I write in response to the recent News editorial, "Pass pension reform." Let's be clear -- New York's pension system is more than 100 percent funded. By forcing future employees into a 401(k)-style plan, Tier VI risks the stability of the existing plan. Moreover, a new tier, transferring all of the risk onto hard-working New Yorkers, would only serve to enrich Wall Street with its fees.
As an equipment operator for the City of Buffalo, I paid into my retirement on time, every time. I dedicated more than 30 years of my life to public service, and was proud to do so. Shouldn't our government be looking to create greater retirement security for all New Yorkers, not just a few on Wall Street? Remember, one person's retirement security is income to another. I urge this newspaper to publish the real facts about the Tier VI proposal and let people judge for themselves.
Tier VI will erode all workers' rights
The governor's proposed Tier VI pension plan smacks of the American Legislative Exchange Council agenda. This organization is stealth collaboration between multinational corporations and conservative lawmakers across the country. It "ghostwrites" model bills to be introduced into state legislatures in order to drive the agenda to benefit big businesses.
Through these model bills, corporations are working to erode the rights of workers -- not just public workers, but all workers. The wholesale conversion of defined benefit plans to defined contribution plans began in the private sector in the mid-1980s in order to boost profits and CEO compensations.
Nowadays, businesses are eliminating pensions entirely (except for CEO pensions). With the financial sector collapse in 2008, their ironic judgment is that this is an opportune time for the public sector to move to defined contribution 401(k)-style stock market investments -- the very sector that was responsible for the collapse in the first place.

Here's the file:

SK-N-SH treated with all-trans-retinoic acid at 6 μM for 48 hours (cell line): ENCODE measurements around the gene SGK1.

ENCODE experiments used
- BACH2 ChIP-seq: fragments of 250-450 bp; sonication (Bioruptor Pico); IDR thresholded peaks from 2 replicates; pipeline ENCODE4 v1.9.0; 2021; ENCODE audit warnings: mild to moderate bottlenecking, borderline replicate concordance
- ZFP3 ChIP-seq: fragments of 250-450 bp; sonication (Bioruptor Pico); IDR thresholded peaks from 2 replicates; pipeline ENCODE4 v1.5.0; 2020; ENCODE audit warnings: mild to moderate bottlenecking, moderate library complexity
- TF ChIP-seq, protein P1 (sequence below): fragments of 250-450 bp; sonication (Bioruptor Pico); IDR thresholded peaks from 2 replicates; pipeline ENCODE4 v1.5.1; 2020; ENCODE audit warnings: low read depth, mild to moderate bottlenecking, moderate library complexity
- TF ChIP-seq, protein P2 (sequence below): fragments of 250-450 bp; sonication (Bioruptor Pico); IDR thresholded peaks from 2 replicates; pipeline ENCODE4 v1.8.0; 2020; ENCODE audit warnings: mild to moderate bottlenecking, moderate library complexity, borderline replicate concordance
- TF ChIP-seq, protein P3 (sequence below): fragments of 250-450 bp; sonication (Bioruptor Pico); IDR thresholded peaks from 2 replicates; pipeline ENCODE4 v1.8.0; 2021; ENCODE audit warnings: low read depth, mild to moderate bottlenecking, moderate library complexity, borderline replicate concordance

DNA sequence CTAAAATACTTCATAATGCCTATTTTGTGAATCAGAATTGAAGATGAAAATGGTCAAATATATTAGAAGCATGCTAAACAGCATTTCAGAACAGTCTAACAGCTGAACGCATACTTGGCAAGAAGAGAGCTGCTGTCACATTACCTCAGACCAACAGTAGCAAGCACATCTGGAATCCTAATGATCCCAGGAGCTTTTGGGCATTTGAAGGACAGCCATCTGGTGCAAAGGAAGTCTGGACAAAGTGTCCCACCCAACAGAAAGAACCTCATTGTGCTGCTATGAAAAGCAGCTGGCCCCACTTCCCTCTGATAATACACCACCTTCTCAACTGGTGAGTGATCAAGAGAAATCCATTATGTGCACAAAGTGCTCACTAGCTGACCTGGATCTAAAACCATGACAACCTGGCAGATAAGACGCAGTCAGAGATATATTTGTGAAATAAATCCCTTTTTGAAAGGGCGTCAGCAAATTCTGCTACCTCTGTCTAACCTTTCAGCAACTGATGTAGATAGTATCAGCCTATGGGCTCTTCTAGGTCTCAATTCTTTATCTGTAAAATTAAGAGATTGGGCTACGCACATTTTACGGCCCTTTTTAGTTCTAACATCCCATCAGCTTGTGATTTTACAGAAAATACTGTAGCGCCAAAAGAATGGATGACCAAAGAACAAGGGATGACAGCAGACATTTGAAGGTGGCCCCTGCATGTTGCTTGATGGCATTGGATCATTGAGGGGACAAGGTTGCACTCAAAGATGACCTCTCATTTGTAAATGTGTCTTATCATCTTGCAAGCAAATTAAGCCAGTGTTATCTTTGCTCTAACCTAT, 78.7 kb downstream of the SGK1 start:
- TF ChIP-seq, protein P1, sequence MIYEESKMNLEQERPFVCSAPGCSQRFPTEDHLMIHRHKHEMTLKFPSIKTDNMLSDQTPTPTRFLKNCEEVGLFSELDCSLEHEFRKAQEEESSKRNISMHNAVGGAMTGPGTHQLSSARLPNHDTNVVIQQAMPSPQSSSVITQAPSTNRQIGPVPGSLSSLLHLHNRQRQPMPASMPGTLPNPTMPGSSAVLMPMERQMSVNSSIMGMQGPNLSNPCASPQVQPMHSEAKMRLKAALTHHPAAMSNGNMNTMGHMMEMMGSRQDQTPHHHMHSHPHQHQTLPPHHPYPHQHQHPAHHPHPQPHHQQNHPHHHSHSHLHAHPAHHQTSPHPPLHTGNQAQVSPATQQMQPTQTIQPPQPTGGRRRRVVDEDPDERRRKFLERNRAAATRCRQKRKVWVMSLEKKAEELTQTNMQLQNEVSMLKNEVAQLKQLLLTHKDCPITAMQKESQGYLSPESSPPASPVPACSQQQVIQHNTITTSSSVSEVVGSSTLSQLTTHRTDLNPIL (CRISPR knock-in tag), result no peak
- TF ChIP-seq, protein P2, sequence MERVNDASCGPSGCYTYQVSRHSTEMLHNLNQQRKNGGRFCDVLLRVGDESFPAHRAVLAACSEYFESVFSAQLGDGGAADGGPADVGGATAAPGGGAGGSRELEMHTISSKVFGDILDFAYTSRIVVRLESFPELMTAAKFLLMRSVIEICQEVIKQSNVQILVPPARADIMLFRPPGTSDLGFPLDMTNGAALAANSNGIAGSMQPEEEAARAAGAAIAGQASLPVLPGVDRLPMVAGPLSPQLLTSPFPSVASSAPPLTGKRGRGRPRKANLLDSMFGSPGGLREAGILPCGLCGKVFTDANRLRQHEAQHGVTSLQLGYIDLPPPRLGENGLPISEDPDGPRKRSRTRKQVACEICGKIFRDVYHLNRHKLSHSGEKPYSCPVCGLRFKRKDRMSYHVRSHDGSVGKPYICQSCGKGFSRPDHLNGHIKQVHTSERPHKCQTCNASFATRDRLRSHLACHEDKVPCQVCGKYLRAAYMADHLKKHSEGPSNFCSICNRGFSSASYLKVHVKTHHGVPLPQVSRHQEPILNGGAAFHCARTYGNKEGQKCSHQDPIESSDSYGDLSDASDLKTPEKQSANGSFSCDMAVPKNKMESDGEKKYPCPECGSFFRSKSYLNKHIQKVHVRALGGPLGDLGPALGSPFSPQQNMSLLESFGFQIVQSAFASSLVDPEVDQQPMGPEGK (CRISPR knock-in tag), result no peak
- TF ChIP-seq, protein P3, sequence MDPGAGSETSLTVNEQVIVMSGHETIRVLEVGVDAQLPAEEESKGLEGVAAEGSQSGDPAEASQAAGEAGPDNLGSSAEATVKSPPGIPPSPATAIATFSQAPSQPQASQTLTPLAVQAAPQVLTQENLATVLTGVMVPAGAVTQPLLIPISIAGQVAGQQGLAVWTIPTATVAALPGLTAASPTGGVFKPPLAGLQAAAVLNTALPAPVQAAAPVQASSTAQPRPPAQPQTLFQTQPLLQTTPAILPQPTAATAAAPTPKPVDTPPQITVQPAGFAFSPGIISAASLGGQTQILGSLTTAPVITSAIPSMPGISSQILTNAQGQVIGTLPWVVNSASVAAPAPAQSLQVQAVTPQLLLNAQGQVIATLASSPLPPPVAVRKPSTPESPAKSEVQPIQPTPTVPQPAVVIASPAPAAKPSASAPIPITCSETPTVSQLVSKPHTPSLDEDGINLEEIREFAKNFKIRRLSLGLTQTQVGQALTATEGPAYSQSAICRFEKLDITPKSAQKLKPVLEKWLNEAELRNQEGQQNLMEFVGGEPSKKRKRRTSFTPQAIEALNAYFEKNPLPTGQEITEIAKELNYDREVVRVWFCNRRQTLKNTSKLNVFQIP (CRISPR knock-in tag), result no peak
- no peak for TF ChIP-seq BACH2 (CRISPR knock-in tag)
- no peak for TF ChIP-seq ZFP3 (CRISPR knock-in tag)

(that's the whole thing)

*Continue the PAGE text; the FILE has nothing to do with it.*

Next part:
The intent is to erode public worker benefits by "take-away creep," which starts with legislation that offers options between defined benefit plans and defined contribution plans and ends with the ultimate goal of eliminating pensions entirely.
This is not on its face a taxpayer matter -- it is corporatist apparatus to increase income inequality and erode the last bastion of resistance to authoritarian structures that are contrary to the nation's democratic principles.
Therefore, County Executive Mark Poloncarz might want to renege on his current position.
Maureen A. Harding
Time for public workers to join the real world
I have worked in the private sector for more than 37 years. In that time, my colleagues and I have had to forgo wage increases, sometimes for four years in a row, during the late '80s and early '90s. I've watched the company I work for have layoffs and reductions in force to remain competitive. During my time in the work force, the Social Security Administration has been forced to increase the age of retirement for my age group from 65 to 66 1/3 , and had its treasury sacked by the U.S. government to be given away to people who haven't worked a day in their lives.
Now I have to read letters in The News written by public service employees whining that Tier VI that will raise the retirement age for public service employees to 65. Welcome to the real world. I'm also sure that the "tiered" raises for teachers, and the plastic surgery clause in the Buffalo Teachers Federation contracts is "for the children."
James M. Stern
Raiding Seneca stores was an abuse of power
So, let me get this straight. Multiple law enforcement agencies entered sovereign Native American land and held law-abiding people at gunpoint while they illegally confiscated substances that might be illegal at some further point in time. And their justification to do this was the suspicion that there were violations of unregulated contraband tobacco.
As far as I'm concerned, there was a crime committed here. And it was committed by those in law enforcement who sanctioned and organized these raids. As a former law enforcement officer, I am outraged at the blot to law enforcement everywhere perpetrated by these individuals.
I thought I had woken up in the United States this morning, not Nazi Germany. Sadly, I might have been mistaken.
Gary W. Waldman
Erie County probation officer, retired, West Valley
Doctor's character revealed in attempt to blame victim
Alexandria Rice may have been wearing black, may have been on a skateboard, may have been high and may have veered into the traffic lane. None of these factors negates the fact that police reported James Corasanti, a doctor, drove away after hitting her, waited approximately 45 minutes to report the accident and tried to remove DNA evidence from his vehicle.
None of the facts mitigate Corasanti's responsibility to stop, and, possibly, to have saved a life.
Disparaging Rice will not convince me Corasanti is guiltless or that he is of good character.